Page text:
Cleaning up the house, I found a Bicentennial Schools Memento belonging to my wife, a kind of medal, like a large silver coin. It was given to all Australian school students in 1988. The obverse was designed by M. Meszaros and the reverse by M. Tracey. I don’t know who M. Tracey is, but I know of M. Meszaros.
Michael Meszaros (b.1945) is a sculptor with half a century of work and an extensive portfolio of making public sculptures and medals. Sculpture is a tradition in the Meszaros family. His father, Andor Mészáros (1900-1972), was a sculptor and medalist, and his niece, Anna Meszaros, is also a sculptor. Michael Meszaros is still working in the same studio in Kew that his father built.
I have seen many of his public sculptures around Melbourne and some of his other medals at the Melbourne Museum. Making medals have been a constant feature of his career, the earliest was in 1963. His medals are somewhere between sculpture and jewellery, between coins and plaques. His design for the Bicentennial memento has a group of people moving to the horizon under the southern cross; the group of people is repeated in many of his sculptures. Groups of people and the connections between people are a significant theme in Meszaros’ art.
I haven’t seen his small private sculptures before the retrospective exhibition; “50 Years as a Sculptor”. The exhibition includes free-standing sculptures, wall-mounted medals, wall-mounted portrait medals, commissioned medals (including the Bicentennial Memento) and photographs of commissioned sculptures.
In August 2021, due to the last Covid lockdown, the exhibition at the Hawthorn Arts Centre to celebrate Michael Meszaros’ 50-year career closed after 3 days. The show could not reopen, but it was installed on Level 11 at Owen Dixon Chambers East in 2022. Meszaros’ sculptures were an appropriate scale for the wide corridors lined with lawyers’ offices and overlooking the dome of the Supreme Court.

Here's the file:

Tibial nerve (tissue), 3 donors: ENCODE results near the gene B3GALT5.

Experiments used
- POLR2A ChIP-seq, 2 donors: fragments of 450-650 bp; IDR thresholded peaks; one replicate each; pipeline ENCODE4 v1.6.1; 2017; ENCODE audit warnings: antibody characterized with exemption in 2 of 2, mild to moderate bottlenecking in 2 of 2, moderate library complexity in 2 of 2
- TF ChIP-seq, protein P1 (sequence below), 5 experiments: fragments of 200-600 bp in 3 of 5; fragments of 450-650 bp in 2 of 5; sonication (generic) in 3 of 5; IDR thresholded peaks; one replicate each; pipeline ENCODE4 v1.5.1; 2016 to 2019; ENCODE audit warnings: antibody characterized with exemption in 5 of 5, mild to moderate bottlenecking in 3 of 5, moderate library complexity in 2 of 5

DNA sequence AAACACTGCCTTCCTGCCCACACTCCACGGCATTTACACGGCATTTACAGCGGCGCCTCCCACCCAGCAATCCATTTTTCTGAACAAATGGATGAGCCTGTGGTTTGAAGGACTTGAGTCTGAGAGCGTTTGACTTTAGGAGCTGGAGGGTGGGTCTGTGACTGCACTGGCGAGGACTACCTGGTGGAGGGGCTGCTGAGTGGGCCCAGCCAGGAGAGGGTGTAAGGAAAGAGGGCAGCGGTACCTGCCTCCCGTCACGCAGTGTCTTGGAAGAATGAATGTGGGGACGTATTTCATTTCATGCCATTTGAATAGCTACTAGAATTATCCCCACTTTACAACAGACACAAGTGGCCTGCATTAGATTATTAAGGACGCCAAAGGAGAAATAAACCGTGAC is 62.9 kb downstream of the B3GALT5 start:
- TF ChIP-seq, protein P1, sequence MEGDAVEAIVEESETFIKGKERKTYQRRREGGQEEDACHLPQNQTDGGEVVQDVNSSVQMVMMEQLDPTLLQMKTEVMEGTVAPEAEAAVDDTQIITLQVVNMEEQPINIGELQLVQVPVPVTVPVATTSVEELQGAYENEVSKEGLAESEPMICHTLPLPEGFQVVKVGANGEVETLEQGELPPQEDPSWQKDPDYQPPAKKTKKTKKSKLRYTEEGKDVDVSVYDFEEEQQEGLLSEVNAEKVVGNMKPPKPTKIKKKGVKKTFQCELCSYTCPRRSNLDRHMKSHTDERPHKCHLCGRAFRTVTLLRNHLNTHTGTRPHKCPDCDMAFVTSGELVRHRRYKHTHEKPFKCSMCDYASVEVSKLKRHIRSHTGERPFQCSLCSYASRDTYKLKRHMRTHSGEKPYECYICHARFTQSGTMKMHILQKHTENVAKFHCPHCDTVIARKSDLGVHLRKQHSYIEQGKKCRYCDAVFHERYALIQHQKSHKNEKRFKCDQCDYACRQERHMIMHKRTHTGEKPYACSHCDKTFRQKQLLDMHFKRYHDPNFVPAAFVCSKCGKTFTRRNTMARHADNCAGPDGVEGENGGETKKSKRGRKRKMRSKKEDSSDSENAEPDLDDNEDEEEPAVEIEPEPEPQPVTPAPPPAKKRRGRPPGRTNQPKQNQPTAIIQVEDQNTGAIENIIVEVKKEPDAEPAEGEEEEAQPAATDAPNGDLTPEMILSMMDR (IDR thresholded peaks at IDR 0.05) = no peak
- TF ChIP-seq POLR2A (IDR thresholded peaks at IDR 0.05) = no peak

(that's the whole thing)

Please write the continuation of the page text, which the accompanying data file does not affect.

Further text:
His abstract sculptures were often made from brass and copper, trying to resolve the long tail of modernism in Australia. His most recent works, bronze trees, are an elegant compromise between his figurative and abstract work.
There are plenty of versions of interlocking figures on exhibition representing politicians through to lovers. The interlocking figures join the repeating patterns of fish, horses, sailboats, and trees. His work ranges between minimal elegant visual communication and obvious kitsch sentiment. Would I look at it if this was a drawing and not a sculpture?
How to access a lifetime of sculpture? Meszaros has thought of this: two small brass staircases in brass, one narrows at the top, the other at the bottom – Success and Failed Ambition.
I was surprised by how many exhibitions there were at Owen Dixon Chambers when I visited. I don’t normally look at art in legal chambers and here were three exhibitions. For as well as Meszaros on Level 11, there were two more in the lobby. There was a temporary exhibition by French photographer Mohamed Bourouissa (part of the Photo 2022 festival) and a permanent exhibition of portraits of lawyers by some notable artists, including one by Juan Ford and a video portrait by Sean Gladwell.